Disability Awareness Training

Disability: A New Paradigm

Disability is a human reality that has been perceived differently by diverse cultures and historical periods.  For most of the 20th century, disability was defined according to a medical model. In the medical model, disability is assumed to be a way to characterize a particular set of largely static, functional limitations. This led to stereotyping and defining people by condition or limitations.


World Health Organization (WHO) – New definition of Disability

WHOLOGOIn 2001, the World Health Organization (WHO) established a new definition of disability, declaring it an umbrella term with several components:

The new definition is based on human rights or social models, and focuses on the interaction between a person with a disability and the environment.


Redefining Disability according to the WHO (2:16)

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Valerie Fletcher, Adaptive Environments, Boston, MA


Social or Human Rights – New Model

The new definition of disability:

Definition of disability



  • A diagnosis
  • A medical "problem”
  • A person is limited and defined by the impairment or condition
  • A social and environmental issue that deals with accessibility, accommodations, and equity
  • Individuals with temporary or permanent impairments require accommodations to live full and independent lives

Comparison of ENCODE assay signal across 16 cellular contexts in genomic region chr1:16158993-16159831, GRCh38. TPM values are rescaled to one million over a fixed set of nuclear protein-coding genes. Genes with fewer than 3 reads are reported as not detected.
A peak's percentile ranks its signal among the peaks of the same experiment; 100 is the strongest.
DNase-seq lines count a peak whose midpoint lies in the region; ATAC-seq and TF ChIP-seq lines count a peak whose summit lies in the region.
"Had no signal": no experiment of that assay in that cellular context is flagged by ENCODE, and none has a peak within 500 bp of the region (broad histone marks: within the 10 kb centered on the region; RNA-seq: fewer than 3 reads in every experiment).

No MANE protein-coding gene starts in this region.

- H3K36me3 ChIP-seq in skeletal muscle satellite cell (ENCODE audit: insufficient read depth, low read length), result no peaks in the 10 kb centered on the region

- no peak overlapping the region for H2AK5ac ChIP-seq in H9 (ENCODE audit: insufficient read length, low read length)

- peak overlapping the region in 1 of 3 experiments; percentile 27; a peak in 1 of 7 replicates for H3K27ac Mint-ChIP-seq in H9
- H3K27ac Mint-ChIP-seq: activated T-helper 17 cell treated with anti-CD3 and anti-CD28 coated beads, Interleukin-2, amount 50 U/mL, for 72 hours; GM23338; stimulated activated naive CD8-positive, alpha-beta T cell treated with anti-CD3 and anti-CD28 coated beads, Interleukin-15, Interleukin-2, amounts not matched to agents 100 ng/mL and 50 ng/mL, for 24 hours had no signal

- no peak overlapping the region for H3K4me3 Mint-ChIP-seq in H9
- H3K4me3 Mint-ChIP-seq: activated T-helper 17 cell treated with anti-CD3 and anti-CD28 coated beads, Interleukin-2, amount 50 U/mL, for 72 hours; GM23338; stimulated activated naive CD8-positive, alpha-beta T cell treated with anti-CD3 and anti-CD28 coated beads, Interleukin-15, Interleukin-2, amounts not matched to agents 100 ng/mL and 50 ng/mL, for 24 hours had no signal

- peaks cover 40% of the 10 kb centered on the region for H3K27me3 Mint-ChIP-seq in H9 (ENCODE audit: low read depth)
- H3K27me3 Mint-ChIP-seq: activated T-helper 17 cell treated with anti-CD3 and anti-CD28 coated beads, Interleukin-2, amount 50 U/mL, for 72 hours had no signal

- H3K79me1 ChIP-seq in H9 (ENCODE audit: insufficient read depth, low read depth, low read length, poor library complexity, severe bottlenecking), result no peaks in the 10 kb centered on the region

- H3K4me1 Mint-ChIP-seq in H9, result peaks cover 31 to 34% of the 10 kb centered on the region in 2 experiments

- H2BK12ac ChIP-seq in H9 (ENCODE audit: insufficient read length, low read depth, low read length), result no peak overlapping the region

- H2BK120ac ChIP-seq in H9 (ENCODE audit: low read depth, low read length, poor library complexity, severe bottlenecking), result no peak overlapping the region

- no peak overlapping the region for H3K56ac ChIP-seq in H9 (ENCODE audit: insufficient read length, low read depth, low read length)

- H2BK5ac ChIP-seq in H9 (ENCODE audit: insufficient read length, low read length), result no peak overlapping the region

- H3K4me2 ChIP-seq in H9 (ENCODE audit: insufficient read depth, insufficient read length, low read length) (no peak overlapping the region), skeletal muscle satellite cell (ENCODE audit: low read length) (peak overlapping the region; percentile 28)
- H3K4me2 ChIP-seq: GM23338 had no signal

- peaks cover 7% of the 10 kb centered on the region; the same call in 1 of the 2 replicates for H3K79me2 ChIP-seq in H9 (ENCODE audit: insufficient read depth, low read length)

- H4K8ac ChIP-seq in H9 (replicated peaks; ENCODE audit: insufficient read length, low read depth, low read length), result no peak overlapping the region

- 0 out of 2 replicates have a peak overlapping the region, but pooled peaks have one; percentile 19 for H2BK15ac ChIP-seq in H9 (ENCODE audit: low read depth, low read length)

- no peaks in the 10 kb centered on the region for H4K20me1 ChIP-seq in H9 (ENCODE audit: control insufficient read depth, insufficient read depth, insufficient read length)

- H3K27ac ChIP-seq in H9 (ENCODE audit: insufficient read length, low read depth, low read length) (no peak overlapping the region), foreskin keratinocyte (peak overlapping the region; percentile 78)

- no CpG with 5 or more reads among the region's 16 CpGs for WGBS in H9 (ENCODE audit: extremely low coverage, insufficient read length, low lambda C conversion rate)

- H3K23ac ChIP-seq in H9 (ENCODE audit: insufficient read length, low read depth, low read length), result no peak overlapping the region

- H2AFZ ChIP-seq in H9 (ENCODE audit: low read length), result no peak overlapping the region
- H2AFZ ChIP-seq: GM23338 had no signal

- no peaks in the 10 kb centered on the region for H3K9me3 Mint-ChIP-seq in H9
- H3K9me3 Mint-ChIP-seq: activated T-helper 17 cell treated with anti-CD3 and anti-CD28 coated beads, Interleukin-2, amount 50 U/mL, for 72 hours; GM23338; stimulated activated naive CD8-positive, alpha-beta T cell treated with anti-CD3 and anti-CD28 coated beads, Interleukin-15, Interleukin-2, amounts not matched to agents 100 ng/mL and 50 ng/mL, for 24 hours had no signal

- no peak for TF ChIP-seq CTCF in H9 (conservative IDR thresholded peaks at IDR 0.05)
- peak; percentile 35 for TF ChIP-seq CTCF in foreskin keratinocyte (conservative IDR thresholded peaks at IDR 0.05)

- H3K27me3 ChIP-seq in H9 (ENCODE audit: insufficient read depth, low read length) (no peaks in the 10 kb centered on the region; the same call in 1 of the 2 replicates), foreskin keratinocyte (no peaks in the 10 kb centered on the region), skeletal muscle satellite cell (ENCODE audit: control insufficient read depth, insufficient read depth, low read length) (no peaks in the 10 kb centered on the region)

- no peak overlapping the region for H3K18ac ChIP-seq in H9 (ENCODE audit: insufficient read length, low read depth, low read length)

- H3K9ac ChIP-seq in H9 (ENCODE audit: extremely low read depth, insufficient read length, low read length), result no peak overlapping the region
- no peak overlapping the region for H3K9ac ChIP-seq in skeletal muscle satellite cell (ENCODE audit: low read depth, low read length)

Strategies to address disability



  • Fix the individual
  • Correct the deficit within the individual
  • Provide medical, vocational, or psychological rehabilitation services
  • Remove barriers: physical, intellectual, cultural and educational
  • Create access through accommodations, universal design, and inclusive learning environments

Role of person with disability



  • Object of intervention
  • Patient
  • Research subject
  • Community member
  • Participant in cultural discourse
  • Decision maker
  • Customer, museum patron, artist, critic


Accessibility and “Invisible” Disabilities

It is important to remember that many people who benefit from accessible accommodations may not identify themselves as being a person with a disability. WHY?

  • Changes may be temporary, the result of an accident or a side effect of medication. 
  • Changes may be incremental, and happen slowly over time, so the moment when we identify ourselves as having a disability never arrives. Most people over 60 have or will have “acquired limitations.” As we age, we can’t walk as far, and our eyes, ears and hands don’t work as well.


But the need for accessibility remains – for better lighting, larger print, magnified sound, accessible elevators and bathrooms, more seating. Therefore, the investment in making your institution and programming accessible benefits a broad range of visitors, staff and other users.


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Disability Awareness Training
  A New Paradigm
  WHO New Definition of Disability
    Social or Human Rights New Model
    Accessibility and "Invisible" Disabilities
  Defining Accessibility
  Why Access to the Arts?
    Artists' Perspective
  Personal Perspective
    Legal Perspective
    Economic Perspective
    Institutional Perspective
  Accessibility Skills
    People-first Language
    Disability Stereotypes
    Communication Tips
    Sighted Guide Technique
  Assistive Technologies
    Mobility Accommodations
    Sensory Accommodations
    Cognitive Accommodations
  An Accessible Museum: Universal Design
  Tools For Accessibility
  Practical Exercises


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